What might a nomad such as myself do when a non-life-threatening-but-still-annoying ailment dares to intrude upon one’s idyllic existence? Your chances of having a local primary care physician are next to zero, and even if you had one you wouldn’t be able to book an appointment in the foreseeable future. A hospital emergency room is unnecessary, too expensive, a long wait, and a pile hassles. You have Medicare, though, because you’re an old fart.
Urgent care facilities keep their prices down by using physician assistants and nurse practitioners instead of MDs. That’s fine for what I suspected ailed me: an infection in my throat and ears. If that turns out to be the case, and if they have the authority to prescribe antibiotics, I’ll be happy. Considering.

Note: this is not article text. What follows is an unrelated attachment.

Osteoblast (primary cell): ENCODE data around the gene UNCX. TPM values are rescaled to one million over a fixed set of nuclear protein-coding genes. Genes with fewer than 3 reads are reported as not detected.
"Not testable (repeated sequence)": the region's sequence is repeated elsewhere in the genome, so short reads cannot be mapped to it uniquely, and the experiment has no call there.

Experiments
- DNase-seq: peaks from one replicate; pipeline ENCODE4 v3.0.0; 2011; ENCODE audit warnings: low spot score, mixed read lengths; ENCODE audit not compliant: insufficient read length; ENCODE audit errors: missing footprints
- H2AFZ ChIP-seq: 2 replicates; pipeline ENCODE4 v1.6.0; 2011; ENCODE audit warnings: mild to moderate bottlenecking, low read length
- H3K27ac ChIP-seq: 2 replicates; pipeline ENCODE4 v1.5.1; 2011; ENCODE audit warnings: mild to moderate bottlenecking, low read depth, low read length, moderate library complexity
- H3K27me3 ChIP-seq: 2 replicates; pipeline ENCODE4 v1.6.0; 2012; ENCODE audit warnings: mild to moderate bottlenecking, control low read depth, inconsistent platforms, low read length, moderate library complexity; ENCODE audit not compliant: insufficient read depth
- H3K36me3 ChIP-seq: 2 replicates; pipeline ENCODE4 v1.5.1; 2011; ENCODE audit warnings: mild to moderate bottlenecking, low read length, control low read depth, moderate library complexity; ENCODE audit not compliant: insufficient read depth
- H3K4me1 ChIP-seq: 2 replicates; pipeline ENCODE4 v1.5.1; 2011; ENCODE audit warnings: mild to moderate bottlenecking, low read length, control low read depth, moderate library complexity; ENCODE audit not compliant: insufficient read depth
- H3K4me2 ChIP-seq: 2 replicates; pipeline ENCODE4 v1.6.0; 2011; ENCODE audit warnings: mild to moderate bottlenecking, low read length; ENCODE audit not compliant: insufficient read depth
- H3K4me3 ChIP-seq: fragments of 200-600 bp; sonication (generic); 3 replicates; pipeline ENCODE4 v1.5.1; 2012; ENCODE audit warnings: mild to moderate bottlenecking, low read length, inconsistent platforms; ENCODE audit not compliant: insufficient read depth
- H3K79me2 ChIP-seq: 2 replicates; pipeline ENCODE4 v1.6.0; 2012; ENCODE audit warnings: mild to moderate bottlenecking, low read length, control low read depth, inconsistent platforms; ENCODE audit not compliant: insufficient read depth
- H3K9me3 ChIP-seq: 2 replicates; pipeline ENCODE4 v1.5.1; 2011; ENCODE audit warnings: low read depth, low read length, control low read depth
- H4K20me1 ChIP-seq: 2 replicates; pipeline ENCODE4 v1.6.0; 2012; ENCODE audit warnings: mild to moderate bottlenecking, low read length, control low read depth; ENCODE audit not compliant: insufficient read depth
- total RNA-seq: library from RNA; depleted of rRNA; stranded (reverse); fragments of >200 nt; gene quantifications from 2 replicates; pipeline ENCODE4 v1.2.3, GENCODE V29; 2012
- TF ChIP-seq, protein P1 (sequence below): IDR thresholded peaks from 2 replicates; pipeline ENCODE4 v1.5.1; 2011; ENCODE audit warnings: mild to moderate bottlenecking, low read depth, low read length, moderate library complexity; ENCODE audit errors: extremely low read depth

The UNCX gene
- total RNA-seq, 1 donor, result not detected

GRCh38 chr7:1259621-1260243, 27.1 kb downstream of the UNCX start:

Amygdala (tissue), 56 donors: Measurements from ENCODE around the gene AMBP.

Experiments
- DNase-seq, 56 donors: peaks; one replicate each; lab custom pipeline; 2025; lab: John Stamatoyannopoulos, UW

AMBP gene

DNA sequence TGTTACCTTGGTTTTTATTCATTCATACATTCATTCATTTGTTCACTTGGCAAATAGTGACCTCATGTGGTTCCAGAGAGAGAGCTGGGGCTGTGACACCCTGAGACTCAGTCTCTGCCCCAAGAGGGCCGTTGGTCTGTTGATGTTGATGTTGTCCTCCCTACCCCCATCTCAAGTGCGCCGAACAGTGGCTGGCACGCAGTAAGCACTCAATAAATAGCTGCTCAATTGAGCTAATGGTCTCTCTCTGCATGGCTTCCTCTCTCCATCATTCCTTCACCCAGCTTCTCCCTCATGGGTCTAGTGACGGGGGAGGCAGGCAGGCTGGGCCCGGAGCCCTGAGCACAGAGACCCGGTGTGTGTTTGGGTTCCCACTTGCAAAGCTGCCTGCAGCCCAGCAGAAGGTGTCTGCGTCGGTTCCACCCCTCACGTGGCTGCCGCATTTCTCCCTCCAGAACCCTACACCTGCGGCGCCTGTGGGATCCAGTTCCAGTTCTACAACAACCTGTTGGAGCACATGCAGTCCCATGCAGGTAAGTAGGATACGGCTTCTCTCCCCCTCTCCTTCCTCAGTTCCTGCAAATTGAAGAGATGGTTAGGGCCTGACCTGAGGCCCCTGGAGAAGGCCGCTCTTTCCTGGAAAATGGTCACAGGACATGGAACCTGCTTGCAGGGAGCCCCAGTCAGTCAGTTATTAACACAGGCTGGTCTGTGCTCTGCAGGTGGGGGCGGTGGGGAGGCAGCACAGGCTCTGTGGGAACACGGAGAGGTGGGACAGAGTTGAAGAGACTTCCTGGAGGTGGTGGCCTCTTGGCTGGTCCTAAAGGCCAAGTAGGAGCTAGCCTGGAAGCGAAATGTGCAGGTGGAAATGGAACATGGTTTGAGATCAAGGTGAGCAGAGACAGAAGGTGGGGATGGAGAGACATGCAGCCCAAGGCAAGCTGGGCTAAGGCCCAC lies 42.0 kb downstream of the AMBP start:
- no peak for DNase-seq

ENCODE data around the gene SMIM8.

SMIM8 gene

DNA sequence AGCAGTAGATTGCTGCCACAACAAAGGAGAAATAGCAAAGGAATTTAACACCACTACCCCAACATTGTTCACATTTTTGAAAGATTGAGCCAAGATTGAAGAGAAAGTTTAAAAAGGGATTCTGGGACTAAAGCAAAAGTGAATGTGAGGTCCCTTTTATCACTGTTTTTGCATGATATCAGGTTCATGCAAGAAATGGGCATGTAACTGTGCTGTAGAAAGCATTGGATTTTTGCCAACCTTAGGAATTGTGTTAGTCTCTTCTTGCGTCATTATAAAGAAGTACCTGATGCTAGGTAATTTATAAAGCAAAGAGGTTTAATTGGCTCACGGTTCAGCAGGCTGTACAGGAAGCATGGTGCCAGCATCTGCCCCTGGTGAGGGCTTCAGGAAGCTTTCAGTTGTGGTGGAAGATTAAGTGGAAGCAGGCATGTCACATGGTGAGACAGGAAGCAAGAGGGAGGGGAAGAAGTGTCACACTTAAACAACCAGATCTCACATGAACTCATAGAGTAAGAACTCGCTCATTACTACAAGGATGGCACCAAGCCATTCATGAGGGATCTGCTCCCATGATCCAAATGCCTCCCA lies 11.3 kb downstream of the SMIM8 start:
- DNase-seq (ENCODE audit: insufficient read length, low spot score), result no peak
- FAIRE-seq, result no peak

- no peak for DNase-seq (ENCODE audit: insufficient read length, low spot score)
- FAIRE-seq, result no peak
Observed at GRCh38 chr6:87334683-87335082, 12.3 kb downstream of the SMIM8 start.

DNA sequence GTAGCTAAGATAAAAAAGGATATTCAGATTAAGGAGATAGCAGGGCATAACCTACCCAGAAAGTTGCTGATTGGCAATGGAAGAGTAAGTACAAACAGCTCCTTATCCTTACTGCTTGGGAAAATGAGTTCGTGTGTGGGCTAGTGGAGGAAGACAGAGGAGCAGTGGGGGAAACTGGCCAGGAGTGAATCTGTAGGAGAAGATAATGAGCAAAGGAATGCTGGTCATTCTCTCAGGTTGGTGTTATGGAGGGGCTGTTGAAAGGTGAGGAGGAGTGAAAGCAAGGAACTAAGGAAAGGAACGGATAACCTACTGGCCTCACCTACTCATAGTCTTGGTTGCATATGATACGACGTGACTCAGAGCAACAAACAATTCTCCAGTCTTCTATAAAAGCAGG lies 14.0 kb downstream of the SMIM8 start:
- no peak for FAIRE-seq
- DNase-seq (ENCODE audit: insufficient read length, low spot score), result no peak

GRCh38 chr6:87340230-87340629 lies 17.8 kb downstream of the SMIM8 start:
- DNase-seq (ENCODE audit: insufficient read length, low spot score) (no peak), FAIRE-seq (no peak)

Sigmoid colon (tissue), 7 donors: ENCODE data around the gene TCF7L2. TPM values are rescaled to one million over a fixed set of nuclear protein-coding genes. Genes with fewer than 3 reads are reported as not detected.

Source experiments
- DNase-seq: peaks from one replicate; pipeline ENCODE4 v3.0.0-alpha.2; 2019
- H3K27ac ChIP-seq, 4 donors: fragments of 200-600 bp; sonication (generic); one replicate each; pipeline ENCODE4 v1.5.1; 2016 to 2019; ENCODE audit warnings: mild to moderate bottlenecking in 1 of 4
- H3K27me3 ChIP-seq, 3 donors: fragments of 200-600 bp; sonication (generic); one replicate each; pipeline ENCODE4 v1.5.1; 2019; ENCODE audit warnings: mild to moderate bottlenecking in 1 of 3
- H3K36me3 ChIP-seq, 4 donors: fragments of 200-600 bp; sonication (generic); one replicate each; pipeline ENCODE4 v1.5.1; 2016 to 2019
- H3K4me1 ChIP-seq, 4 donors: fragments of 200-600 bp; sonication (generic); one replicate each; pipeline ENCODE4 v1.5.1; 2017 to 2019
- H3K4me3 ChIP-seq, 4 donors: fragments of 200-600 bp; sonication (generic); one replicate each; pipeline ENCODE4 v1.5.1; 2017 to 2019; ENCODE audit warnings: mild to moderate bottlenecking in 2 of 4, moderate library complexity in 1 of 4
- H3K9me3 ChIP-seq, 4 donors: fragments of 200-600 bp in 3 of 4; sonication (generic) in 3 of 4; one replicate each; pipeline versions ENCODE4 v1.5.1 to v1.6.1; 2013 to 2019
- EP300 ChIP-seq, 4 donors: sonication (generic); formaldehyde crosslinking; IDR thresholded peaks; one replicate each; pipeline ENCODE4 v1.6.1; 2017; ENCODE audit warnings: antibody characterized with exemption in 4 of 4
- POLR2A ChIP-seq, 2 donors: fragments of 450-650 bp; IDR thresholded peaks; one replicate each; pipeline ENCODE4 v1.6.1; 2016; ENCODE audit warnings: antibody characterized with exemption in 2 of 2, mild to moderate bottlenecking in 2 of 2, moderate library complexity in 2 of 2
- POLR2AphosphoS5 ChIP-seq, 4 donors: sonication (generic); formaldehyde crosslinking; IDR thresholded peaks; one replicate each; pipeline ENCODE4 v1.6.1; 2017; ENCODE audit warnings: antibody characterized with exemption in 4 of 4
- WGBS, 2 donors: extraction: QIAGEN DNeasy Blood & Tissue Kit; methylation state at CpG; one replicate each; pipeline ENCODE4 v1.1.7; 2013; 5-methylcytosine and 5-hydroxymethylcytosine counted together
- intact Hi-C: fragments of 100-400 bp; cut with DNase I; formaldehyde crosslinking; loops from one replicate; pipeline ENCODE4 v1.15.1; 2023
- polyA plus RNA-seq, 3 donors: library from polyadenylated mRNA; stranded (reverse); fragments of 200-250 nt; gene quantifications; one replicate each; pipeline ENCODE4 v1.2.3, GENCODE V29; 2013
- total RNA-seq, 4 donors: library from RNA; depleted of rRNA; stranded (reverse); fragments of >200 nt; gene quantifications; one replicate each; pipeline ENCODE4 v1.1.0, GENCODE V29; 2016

And, yay, the nurse practitioner confirmed my self-diagnosis and sent me on my way to the drug store for a week’s worth of Amoxicillin.
Afterward I thought, you know, the medical industry could use much more of this. So often you just need to see a trained person who can tell you whether you need to take matters to a higher, much more expensive, level. Sometimes all you require is stronger medication than you can get over the counter. Sometimes you just need someone to tell you it’s nothing serious. And sometimes you just want someone to shine a light in your mouth and say uvula.